str1.insert(32, str2);
  str1.replace(str1.find("to be", 0), 5, "to jump");
  str1.erase(9, 4);
  cout << str1 << endl;
  for (int i = 0; i < str3.length(); i++)
    cout << str3[i]; cout << endl;

Click here for some help.

Example 7: Next steps with decomposition - Your first day on the job

You have just gotten a position as a salesperson for the ExerShoe company, specializing in high-end exercise shoes costing around $225 per pair. Your boss has given you three options for compensation, which you must choose before you begin your first day:

  1. Straight salary of $600 per week;
  2. A salary of $7.00 per hour plus a 10% commission on sales;
  3. No salary, but 20% commissions and $20 for each pair of shoes sold

You, being an expert C++ programmer, figure you can write a program to help decide the best choice of compensation.

A common approach in doing decomposition for a larger program is to create a main function that reads like an outline to solving the problem. Then, we write the functions to do each task.

Here is a first pass at the main program:


See if you can implement each of these functions, before you look at our solution.

Example 8: What is available where?

What is the output of the following program?

// scope.cpp, Maggie Johnson
// Description: A program to illustrate different scopes

#include <iostream>
using namespace std;

int a = 18;
int b = 6;

int function1(int a, int b) {
  return a - b;

int function2() {
  int c;
  c = a + b;
  return c;

int main() {
  int b = 12;
  int c = 0;
  a = function1(b, a);
  c = function2();
  cout << "a: " << a << " b: " << b << " c: " << c << endl;

Once you have figured out your answer, check our commented version of the code here.

Example 9: Processing Files

File processing in C++ is performed using fstream. To save to a file, we declare an ofstream, and open it using the "out" mode. Check this out in the following example.

// file.cpp, Maggie Johnson
// Description: An illustration of file processing
#include <fstream>
#include <iostream>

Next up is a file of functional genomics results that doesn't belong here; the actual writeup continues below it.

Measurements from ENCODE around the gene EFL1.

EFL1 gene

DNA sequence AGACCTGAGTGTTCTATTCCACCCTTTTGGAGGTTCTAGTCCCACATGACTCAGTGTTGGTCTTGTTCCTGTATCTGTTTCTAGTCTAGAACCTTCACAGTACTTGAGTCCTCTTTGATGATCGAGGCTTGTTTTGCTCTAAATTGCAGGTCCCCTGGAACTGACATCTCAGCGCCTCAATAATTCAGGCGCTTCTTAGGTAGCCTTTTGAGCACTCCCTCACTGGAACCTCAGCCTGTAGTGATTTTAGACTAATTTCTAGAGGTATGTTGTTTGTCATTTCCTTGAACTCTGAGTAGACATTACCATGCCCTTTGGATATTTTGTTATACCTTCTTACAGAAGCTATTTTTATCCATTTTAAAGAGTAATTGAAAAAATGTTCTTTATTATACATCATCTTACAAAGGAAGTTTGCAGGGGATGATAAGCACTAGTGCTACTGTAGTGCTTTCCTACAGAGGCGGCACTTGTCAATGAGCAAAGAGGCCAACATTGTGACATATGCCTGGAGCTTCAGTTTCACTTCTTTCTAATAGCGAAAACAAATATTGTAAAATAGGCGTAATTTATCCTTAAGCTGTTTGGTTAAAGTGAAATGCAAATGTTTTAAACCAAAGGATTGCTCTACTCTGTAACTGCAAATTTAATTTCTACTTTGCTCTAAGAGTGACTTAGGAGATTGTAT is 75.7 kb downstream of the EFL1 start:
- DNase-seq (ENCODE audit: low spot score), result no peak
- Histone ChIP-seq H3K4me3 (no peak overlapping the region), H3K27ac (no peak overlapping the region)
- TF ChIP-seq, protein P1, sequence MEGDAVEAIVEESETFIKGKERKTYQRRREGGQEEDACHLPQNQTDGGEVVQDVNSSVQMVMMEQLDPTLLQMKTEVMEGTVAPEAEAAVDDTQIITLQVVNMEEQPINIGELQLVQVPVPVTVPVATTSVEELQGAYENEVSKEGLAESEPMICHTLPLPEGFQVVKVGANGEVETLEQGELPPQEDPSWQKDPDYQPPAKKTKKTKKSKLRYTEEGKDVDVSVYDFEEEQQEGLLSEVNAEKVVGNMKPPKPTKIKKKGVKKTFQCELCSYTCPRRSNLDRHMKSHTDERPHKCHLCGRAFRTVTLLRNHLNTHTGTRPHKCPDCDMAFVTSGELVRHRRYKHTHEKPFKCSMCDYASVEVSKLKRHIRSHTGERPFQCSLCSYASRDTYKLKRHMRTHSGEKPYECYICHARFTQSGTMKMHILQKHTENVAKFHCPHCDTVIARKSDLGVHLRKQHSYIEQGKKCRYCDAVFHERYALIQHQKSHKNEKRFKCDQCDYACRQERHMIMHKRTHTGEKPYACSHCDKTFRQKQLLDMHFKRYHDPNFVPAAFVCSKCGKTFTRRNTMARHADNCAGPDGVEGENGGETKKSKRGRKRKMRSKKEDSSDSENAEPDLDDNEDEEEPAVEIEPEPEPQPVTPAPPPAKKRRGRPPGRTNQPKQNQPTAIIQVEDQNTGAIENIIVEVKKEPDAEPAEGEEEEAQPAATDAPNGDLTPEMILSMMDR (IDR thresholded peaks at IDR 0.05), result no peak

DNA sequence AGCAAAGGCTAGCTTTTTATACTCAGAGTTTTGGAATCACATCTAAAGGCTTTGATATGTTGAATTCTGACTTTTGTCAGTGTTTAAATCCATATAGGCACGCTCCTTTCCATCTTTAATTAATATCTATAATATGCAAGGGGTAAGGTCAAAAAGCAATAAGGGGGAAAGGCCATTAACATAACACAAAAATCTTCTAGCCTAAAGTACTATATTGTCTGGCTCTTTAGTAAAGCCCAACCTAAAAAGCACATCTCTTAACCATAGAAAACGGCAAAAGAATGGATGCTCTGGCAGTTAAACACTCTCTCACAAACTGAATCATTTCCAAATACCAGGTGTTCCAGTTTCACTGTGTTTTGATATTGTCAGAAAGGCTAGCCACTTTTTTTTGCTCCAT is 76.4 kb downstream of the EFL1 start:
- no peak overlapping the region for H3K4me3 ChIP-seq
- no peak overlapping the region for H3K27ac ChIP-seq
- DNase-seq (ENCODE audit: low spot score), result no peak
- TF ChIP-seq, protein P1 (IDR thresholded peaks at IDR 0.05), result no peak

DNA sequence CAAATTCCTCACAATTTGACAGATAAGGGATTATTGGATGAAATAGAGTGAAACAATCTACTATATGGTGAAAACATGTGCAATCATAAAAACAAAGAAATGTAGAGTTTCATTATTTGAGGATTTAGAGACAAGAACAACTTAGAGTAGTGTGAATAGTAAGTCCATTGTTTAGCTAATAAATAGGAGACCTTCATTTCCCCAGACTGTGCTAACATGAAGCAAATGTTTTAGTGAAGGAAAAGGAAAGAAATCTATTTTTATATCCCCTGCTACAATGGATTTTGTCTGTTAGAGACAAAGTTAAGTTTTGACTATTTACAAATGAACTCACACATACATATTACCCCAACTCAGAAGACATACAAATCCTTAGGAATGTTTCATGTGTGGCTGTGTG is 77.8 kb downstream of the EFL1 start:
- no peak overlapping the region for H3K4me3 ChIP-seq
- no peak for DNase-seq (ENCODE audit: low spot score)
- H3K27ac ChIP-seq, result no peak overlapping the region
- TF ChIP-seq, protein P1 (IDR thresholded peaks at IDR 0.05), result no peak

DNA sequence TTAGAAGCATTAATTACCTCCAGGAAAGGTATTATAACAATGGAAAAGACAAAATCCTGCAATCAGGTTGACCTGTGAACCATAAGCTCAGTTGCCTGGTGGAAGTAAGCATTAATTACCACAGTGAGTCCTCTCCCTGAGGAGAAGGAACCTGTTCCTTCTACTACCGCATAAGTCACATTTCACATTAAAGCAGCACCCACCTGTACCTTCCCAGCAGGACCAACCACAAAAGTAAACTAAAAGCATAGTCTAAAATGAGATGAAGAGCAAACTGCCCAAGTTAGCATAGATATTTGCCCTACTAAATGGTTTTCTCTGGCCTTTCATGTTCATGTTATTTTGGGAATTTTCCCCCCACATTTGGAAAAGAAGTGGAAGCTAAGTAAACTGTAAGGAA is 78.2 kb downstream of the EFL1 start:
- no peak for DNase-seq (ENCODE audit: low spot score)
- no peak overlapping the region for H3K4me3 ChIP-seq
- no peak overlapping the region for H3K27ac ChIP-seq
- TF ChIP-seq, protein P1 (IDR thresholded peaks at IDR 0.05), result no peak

using namespace std;

int main() {
  char first_name[30], last_name[30]; int age;
  char file_name[20];
  // Collect the data.
  cout << "Enter First Name: "; cin >> first_name;
  cout << "Enter Last Name: "; cin >> last_name;
  cout << "Enter Age: "; cin >> age;
  cout << endl << "Enter the name of the file: "; cin >> file_name;

  // Create an ofstream called People, open the stream for output.
  ofstream People(file_name, ios::out);
  // Write the output to the stream.
  People << first_name << endl << last_name << endl << age << endl; return 0;
  • See if you can figure out how to open the file just created, and display the data. Here is our solution.
  • Now see if you can modify this program to allow the user to enter many records of data using a loop. We also want to read back all the data, one record at a time. Here is our solution.

Now you are ready to try some exercises and projects on your own!

What it's like to be a software engineer at Google

Read about what it's like to work at Google on this website.

Exercises and Projects

The following exercises will give you more practice with basic C++. We do not provide solutions to these exercises and projects because we would like you to work with other students in this course.

  1. The common field cricket chirps in direct proportion to the current temperature. Adding 40 to the number of time a cricket chirps in a minute, then dividing that value by 4 gives us the temperature. Write a program that takes as input the number of chirps in a minute and prints the current temperature. For example,
    Number of chirps: 120
    The temperature is: 40.0 degrees. 
  2. Write a program that will compute your final grade for a programming course you are taking. Here is the grading scheme:
    Final grades will be based on the following:
    40% Assignments   15% Midterm Examination
    35% Final Examination
    10% Class Participation Grade 

    Your program should ask the user for the four assignment scores, the midterm, final and section grades. Then, the final score is calculated and printed. To do the calculations, you average the four assignment scores together and then multiply it by 0.4 (40%). You then multiply the midterm score by 0.15, the final by 0.35 and the participation grade by 0.1. Then you add all the results of these multiplications together.